Actuarial data and lifestyle choices aside, on the off-chance I should outlive my wife, neither of us doubts that, when it is then my turn to answer the Final Summons, my remains will be discovered beneath a pile of books, newspapers and magazines. I am on the verge of that calamity as it is, but my wife keeps my print midden in check. However, if she goes before me, my inevitable demise by printed-matter avalanche is foretold. You read it first here.
Recently I retrieved from my dusty, random, horde of books, an old volume I have owned for decades. I was looking for another title when this one caught my eye, like an old friend standing beneath an apple tree in a park. I brought the book to my desk, tilted back my chair and began reading.
Hello, old friend. It has been a while.
The book is thick and hard-covered, with heft and texture, a book, a real book, as real as any book I’ve pulled from any shelf in any library or any bookstore in my life, designed to be held in human hands. It fell open with ease and I smelled its clean, dry scent of ink and paper.
I turned the pages slowly, recalling that joy with which I had first read them, many, many years ago. Penciled notes written in my hand littered the margins. I turned the book this way and that to read the notes and follow faint pencil lines to circled words or underlined passages.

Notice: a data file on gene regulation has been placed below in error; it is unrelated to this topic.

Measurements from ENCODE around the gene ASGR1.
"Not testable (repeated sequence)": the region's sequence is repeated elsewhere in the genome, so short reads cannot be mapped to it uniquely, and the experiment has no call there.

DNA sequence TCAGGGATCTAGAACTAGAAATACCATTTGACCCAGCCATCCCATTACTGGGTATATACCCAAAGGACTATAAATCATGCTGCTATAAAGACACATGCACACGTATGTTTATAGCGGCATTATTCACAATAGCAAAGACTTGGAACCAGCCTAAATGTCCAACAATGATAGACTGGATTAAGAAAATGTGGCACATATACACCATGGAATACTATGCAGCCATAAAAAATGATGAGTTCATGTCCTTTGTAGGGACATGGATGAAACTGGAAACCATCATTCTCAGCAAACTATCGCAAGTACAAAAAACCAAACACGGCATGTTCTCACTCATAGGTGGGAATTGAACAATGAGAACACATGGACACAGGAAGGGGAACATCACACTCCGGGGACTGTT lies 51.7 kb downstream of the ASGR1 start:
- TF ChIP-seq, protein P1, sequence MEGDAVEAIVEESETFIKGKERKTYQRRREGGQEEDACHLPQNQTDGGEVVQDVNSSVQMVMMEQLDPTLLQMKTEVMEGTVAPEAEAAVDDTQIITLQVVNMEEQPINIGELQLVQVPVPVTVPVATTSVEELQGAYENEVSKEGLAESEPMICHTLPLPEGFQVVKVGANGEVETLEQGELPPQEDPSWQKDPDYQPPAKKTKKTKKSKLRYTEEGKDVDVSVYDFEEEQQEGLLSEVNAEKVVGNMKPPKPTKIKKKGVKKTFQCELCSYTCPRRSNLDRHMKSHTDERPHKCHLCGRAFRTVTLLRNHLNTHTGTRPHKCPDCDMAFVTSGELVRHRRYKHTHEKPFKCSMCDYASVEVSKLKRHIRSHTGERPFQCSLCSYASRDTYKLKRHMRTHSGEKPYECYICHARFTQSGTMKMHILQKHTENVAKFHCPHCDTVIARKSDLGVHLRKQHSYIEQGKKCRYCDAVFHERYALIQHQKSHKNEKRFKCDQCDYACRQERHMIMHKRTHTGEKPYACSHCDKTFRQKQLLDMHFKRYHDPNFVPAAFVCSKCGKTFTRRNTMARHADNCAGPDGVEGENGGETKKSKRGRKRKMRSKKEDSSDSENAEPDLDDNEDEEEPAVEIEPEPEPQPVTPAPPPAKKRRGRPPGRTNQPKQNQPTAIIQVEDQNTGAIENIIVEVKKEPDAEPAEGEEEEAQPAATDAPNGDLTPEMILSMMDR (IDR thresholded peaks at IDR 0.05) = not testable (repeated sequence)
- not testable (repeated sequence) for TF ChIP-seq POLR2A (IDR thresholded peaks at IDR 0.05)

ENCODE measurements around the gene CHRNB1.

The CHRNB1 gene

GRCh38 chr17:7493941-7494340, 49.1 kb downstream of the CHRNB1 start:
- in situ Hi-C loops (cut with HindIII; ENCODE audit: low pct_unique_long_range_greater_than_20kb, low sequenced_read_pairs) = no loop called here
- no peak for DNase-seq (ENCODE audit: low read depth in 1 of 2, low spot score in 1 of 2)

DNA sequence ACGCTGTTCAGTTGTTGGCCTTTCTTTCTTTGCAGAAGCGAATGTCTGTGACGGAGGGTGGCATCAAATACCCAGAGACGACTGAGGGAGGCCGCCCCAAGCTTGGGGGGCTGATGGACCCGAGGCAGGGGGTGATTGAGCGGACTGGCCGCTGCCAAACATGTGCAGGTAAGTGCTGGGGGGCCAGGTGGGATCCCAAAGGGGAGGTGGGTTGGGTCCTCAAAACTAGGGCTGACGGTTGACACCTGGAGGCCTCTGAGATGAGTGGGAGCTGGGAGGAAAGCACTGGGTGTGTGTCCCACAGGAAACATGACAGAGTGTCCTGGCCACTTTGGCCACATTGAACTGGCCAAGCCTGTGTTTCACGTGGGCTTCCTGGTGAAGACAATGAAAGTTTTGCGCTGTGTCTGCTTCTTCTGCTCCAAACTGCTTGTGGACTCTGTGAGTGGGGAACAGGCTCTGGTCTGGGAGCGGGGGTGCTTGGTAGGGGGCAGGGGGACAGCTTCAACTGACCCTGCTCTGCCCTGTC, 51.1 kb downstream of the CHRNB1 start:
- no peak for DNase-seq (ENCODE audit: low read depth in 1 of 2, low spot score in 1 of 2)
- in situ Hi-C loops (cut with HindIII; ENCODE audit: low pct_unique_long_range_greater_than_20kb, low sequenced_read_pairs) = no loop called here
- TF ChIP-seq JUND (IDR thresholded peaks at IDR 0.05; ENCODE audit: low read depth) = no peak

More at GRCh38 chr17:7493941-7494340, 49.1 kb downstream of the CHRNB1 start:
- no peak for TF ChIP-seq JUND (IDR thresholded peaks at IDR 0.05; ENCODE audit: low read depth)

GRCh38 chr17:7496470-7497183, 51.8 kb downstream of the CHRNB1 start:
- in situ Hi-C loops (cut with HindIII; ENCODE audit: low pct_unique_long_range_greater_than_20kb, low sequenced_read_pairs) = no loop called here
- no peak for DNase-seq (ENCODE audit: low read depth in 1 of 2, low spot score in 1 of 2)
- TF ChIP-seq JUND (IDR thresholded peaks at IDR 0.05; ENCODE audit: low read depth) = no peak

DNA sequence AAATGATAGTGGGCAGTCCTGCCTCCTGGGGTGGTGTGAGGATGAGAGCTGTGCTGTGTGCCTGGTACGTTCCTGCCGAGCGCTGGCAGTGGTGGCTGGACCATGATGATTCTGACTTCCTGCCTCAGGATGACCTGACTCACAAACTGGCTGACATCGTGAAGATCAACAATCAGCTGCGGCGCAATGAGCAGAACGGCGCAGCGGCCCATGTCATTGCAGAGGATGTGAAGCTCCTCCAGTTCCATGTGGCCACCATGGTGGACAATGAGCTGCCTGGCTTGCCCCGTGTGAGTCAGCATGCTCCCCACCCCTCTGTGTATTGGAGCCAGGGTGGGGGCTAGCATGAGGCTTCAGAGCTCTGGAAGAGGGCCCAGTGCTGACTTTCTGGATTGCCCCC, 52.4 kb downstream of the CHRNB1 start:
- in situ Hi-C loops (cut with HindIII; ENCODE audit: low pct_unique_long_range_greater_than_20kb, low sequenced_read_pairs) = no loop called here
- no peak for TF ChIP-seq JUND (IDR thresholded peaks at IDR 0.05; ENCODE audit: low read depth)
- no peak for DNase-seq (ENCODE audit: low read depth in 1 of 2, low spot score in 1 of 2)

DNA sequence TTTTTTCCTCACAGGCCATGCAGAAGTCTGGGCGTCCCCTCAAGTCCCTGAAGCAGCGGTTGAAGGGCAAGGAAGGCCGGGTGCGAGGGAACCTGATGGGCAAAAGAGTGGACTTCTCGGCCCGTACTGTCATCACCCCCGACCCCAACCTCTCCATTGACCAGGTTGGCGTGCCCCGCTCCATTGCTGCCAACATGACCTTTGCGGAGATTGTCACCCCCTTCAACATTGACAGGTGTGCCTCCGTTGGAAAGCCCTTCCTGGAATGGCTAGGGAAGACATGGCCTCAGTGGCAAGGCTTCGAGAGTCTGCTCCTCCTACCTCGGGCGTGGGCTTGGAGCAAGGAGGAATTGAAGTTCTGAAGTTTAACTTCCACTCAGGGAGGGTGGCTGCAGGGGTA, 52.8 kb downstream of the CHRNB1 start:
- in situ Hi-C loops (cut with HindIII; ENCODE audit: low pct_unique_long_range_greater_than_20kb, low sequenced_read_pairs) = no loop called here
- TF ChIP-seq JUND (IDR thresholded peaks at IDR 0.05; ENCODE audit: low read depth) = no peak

An Aside: I own a used copy of the Norton Critical Edition of Oedipus Tyrannus. It, too, is sprinkled liberally with marginalia... written in Japanese Kanji. So it’s not just me.
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These old notes from my former self asked questions of the text I would not ask now if this was my first visit to these pages. Why is that? Am I wiser now? Doubtful. Or am I merely seeing in retrospect the lower strata of my aggregated vocabulary?
Other notes made absolutely no sense to me — they may as well be Kanji for all I could make of them. I lingered over these enigmas, trying to make sense of them, my eyes moving from note to text and back again. What was I thinking? Was I high?
Not all of the notes were foreign or irrelevant. My exclamation point is apt still beside Stevenson’s observation, “For to miss the joy is to miss all.” Even some of the underlined passages brought forth again their original relevance.
So, pondering relevance held my attention until it did no longer. I returned the book fastidiously to its place my shelf — neither alphabetically nor by color code, I put it back where it had been before. As they say in this town, it was close enough for government work.
As for all my ancient marginalia, I suppose, ultimately, it will exist as fossils in sediment, like trilobites in Tapeats Sandstone, to be discovered after the avalanche.